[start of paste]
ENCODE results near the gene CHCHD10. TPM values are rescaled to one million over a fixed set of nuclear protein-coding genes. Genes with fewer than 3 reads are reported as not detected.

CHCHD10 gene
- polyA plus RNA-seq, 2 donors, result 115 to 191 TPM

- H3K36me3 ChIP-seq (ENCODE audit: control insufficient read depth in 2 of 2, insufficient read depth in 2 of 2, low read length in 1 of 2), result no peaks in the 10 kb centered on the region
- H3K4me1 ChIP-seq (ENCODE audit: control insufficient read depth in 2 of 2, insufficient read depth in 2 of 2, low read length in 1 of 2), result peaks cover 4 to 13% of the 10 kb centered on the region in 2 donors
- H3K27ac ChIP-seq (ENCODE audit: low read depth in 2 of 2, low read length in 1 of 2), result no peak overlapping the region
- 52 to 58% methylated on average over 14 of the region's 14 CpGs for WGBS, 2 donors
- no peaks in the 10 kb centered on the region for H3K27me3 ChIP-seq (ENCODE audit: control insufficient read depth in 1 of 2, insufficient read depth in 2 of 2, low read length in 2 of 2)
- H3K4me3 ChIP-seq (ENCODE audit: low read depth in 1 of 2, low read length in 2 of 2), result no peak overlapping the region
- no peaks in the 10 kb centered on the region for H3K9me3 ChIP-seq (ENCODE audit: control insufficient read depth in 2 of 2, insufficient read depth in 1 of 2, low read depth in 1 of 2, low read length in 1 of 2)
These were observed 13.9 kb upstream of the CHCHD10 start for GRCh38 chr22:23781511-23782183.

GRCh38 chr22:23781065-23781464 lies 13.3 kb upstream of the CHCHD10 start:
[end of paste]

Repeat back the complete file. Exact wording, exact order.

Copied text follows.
ENCODE results near the gene CHCHD10. TPM values are rescaled to one million over a fixed set of nuclear protein-coding genes. Genes with fewer than 3 reads are reported as not detected.

CHCHD10 gene
- polyA plus RNA-seq, 2 donors, result 115 to 191 TPM

- H3K36me3 ChIP-seq (ENCODE audit: control insufficient read depth in 2 of 2, insufficient read depth in 2 of 2, low read length in 1 of 2), result no peaks in the 10 kb centered on the region
- H3K4me1 ChIP-seq (ENCODE audit: control insufficient read depth in 2 of 2, insufficient read depth in 2 of 2, low read length in 1 of 2), result peaks cover 4 to 13% of the 10 kb centered on the region in 2 donors
- H3K27ac ChIP-seq (ENCODE audit: low read depth in 2 of 2, low read length in 1 of 2), result no peak overlapping the region
- 52 to 58% methylated on average over 14 of the region's 14 CpGs for WGBS, 2 donors
- no peaks in the 10 kb centered on the region for H3K27me3 ChIP-seq (ENCODE audit: control insufficient read depth in 1 of 2, insufficient read depth in 2 of 2, low read length in 2 of 2)
- H3K4me3 ChIP-seq (ENCODE audit: low read depth in 1 of 2, low read length in 2 of 2), result no peak overlapping the region
- no peaks in the 10 kb centered on the region for H3K9me3 ChIP-seq (ENCODE audit: control insufficient read depth in 2 of 2, insufficient read depth in 1 of 2, low read depth in 1 of 2, low read length in 1 of 2)
These were observed 13.9 kb upstream of the CHCHD10 start for GRCh38 chr22:23781511-23782183.

GRCh38 chr22:23781065-23781464 lies 13.3 kb upstream of the CHCHD10 start: